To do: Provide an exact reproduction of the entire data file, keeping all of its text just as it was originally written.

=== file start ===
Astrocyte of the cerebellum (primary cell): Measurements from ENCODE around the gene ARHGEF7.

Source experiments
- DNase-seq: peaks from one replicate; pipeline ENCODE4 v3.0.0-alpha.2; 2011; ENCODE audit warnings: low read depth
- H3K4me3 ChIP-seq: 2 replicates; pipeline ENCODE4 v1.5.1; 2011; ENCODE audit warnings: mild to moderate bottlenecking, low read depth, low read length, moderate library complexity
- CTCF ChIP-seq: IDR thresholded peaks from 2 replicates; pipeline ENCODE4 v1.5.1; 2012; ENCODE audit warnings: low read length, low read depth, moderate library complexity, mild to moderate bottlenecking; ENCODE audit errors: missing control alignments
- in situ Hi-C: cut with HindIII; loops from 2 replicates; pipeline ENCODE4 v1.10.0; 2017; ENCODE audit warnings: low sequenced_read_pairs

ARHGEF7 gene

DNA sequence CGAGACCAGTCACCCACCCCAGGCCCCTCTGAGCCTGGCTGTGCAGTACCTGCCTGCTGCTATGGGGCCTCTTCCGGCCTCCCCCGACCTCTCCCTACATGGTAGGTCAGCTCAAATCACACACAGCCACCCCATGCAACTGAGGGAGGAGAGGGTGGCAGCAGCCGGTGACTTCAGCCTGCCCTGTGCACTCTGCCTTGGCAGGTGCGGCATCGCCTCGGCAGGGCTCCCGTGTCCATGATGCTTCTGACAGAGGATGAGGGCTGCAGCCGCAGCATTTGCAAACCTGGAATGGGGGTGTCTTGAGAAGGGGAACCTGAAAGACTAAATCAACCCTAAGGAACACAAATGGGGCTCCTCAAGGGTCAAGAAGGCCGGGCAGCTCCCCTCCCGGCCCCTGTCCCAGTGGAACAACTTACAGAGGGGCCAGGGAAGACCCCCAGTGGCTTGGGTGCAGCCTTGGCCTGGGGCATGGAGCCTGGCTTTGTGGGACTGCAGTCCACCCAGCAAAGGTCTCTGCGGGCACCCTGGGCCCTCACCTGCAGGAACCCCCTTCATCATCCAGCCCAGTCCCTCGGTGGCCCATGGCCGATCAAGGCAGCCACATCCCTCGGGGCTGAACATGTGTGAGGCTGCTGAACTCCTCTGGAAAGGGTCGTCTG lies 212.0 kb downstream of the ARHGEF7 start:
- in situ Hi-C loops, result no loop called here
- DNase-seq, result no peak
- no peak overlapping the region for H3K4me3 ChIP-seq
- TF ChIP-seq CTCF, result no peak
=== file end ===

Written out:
Astrocyte of the cerebellum (primary cell): Measurements from ENCODE around the gene ARHGEF7.

Source experiments
- DNase-seq: peaks from one replicate; pipeline ENCODE4 v3.0.0-alpha.2; 2011; ENCODE audit warnings: low read depth
- H3K4me3 ChIP-seq: 2 replicates; pipeline ENCODE4 v1.5.1; 2011; ENCODE audit warnings: mild to moderate bottlenecking, low read depth, low read length, moderate library complexity
- CTCF ChIP-seq: IDR thresholded peaks from 2 replicates; pipeline ENCODE4 v1.5.1; 2012; ENCODE audit warnings: low read length, low read depth, moderate library complexity, mild to moderate bottlenecking; ENCODE audit errors: missing control alignments
- in situ Hi-C: cut with HindIII; loops from 2 replicates; pipeline ENCODE4 v1.10.0; 2017; ENCODE audit warnings: low sequenced_read_pairs

ARHGEF7 gene

DNA sequence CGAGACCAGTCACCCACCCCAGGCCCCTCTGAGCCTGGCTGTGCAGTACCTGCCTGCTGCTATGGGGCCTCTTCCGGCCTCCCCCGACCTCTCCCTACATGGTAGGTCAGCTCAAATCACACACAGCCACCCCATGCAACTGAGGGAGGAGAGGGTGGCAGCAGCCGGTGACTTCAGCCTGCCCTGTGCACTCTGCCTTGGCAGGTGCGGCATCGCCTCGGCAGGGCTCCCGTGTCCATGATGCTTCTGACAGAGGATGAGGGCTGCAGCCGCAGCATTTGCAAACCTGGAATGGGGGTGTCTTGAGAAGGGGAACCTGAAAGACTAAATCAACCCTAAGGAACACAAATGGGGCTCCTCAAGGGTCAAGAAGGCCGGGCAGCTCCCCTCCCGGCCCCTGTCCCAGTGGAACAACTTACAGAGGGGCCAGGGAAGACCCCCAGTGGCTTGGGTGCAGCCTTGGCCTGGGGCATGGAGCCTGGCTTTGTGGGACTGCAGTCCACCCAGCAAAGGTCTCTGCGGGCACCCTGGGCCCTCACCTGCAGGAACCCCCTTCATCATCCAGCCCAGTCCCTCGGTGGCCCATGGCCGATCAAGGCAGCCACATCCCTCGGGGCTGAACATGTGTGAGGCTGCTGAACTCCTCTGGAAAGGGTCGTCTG lies 212.0 kb downstream of the ARHGEF7 start:
- in situ Hi-C loops, result no loop called here
- DNase-seq, result no peak
- no peak overlapping the region for H3K4me3 ChIP-seq
- TF ChIP-seq CTCF, result no peak